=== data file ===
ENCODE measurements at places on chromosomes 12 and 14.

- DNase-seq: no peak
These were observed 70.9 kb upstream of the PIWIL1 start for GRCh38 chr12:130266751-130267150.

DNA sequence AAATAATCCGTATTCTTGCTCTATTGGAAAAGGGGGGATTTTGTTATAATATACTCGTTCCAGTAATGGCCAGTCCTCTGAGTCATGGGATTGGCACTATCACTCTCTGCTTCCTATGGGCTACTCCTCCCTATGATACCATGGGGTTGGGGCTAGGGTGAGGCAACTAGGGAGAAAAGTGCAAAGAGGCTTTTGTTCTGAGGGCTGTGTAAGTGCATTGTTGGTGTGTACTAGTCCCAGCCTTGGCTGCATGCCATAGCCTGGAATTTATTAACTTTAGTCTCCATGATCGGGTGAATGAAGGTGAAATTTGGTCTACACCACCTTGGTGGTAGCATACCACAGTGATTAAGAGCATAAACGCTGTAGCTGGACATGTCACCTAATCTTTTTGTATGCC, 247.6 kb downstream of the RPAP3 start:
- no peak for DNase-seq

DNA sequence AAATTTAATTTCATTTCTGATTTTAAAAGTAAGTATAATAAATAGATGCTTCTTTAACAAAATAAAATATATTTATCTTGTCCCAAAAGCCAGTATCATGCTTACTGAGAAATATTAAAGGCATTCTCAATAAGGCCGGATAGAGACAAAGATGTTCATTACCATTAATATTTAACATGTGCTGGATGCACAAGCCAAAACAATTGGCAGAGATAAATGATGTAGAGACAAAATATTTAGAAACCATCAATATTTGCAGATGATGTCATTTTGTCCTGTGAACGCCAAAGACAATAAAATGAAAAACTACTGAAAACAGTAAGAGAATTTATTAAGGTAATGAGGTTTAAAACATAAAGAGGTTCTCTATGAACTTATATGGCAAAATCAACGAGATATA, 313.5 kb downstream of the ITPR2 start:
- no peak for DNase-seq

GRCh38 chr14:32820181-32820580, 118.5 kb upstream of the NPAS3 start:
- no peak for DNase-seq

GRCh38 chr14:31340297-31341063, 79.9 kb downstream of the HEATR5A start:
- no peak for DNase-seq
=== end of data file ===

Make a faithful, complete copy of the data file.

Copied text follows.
ENCODE measurements at places on chromosomes 12 and 14.

- DNase-seq: no peak
These were observed 70.9 kb upstream of the PIWIL1 start for GRCh38 chr12:130266751-130267150.

DNA sequence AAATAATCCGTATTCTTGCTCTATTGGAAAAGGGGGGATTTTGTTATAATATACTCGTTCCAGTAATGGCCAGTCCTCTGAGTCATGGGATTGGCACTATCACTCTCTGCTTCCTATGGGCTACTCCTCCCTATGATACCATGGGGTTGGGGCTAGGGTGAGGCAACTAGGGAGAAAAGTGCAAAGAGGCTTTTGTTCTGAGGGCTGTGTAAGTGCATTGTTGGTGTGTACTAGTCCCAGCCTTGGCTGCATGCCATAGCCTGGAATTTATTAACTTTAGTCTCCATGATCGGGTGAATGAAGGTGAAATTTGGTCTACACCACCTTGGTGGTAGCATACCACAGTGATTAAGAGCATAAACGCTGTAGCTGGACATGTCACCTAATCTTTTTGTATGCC, 247.6 kb downstream of the RPAP3 start:
- no peak for DNase-seq

DNA sequence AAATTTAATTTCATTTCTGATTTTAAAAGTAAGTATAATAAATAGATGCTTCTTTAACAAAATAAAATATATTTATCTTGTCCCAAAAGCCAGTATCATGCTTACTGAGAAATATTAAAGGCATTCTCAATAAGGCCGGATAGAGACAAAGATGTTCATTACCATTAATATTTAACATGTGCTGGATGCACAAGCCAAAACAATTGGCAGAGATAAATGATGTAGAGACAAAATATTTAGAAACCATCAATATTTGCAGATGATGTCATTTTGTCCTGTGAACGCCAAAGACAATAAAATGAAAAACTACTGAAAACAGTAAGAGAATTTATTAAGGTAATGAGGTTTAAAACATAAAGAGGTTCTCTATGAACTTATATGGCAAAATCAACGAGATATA, 313.5 kb downstream of the ITPR2 start:
- no peak for DNase-seq

GRCh38 chr14:32820181-32820580, 118.5 kb upstream of the NPAS3 start:
- no peak for DNase-seq

GRCh38 chr14:31340297-31341063, 79.9 kb downstream of the HEATR5A start:
- no peak for DNase-seq